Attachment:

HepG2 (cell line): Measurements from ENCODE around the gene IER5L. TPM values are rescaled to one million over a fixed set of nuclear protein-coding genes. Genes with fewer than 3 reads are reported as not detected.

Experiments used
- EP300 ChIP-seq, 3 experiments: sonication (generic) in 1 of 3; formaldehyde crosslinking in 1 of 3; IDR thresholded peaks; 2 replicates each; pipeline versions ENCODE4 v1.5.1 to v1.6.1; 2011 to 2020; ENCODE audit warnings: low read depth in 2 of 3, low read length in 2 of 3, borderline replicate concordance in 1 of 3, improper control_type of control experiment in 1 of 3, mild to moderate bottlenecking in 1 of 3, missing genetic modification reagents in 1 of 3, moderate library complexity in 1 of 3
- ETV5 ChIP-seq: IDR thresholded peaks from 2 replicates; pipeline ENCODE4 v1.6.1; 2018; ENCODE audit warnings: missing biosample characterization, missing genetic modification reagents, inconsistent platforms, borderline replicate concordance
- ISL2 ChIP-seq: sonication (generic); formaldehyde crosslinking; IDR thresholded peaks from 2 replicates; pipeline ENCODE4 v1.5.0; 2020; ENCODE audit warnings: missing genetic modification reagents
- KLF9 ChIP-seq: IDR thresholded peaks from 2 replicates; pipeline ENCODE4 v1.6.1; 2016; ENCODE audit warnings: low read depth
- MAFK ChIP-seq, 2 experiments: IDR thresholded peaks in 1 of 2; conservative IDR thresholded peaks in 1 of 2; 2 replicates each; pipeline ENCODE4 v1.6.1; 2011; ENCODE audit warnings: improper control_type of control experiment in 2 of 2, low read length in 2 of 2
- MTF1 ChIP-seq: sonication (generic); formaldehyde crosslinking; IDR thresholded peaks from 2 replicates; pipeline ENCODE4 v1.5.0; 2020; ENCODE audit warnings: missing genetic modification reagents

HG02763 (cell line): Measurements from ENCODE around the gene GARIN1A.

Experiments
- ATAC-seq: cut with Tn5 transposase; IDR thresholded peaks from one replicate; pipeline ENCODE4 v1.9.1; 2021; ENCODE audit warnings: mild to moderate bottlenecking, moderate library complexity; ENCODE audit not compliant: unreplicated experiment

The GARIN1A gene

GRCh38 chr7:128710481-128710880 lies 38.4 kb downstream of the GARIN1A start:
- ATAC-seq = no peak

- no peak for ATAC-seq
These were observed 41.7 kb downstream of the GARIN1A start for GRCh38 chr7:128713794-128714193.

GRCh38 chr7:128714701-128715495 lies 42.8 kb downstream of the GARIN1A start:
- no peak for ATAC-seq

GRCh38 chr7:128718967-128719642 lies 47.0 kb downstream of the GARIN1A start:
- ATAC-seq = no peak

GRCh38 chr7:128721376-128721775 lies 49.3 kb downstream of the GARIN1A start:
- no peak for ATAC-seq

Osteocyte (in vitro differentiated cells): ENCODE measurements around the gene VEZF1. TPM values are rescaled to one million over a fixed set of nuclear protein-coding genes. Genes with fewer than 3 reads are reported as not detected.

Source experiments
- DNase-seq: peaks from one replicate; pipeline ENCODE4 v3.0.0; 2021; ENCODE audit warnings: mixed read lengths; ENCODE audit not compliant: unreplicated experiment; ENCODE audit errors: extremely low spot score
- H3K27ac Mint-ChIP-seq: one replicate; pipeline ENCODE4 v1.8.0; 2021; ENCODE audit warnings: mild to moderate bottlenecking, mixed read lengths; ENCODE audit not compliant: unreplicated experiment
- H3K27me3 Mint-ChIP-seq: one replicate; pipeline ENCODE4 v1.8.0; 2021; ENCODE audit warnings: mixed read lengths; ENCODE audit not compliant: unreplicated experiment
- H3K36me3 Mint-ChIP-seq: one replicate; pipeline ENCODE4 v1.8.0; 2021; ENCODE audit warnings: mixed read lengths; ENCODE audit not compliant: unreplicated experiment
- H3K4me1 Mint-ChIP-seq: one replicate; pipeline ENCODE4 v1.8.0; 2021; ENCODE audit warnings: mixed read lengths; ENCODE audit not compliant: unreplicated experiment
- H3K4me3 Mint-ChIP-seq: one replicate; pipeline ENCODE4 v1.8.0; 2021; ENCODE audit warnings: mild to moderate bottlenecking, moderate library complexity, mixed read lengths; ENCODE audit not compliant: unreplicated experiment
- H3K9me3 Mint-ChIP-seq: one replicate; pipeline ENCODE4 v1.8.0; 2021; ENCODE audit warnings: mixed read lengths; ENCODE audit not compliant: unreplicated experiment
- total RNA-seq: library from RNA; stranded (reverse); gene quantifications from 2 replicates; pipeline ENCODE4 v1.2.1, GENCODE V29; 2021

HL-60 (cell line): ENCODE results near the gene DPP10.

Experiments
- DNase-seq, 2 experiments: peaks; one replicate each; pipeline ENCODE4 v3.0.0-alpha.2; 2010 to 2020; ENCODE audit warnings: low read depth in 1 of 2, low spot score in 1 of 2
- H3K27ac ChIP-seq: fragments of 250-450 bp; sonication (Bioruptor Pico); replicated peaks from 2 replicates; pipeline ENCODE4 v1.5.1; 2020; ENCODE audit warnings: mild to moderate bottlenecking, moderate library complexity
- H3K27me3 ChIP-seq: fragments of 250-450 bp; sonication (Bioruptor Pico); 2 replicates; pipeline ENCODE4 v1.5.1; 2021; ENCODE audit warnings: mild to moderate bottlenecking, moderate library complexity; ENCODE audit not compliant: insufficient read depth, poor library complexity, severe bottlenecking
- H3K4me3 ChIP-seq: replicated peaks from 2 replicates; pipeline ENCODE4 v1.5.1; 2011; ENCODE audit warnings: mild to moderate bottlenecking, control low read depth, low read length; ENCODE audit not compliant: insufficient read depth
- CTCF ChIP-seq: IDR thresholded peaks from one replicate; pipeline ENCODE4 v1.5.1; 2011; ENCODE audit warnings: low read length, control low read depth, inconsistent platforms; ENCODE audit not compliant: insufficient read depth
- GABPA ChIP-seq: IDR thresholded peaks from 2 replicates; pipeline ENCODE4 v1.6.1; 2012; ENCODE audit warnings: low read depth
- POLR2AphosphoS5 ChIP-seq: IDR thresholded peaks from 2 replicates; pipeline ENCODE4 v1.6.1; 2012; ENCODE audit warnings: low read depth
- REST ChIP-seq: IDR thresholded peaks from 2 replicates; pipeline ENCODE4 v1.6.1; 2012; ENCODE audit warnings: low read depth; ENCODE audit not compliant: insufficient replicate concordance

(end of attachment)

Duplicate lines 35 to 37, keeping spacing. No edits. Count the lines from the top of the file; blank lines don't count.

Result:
- DNase-seq, 2 experiments: peaks; one replicate each; pipeline ENCODE4 v3.0.0-alpha.2; 2010 to 2020; ENCODE audit warnings: low read depth in 1 of 2, low spot score in 1 of 2
- H3K27ac ChIP-seq: fragments of 250-450 bp; sonication (Bioruptor Pico); replicated peaks from 2 replicates; pipeline ENCODE4 v1.5.1; 2020; ENCODE audit warnings: mild to moderate bottlenecking, moderate library complexity
- H3K27me3 ChIP-seq: fragments of 250-450 bp; sonication (Bioruptor Pico); 2 replicates; pipeline ENCODE4 v1.5.1; 2021; ENCODE audit warnings: mild to moderate bottlenecking, moderate library complexity; ENCODE audit not compliant: insufficient read depth, poor library complexity, severe bottlenecking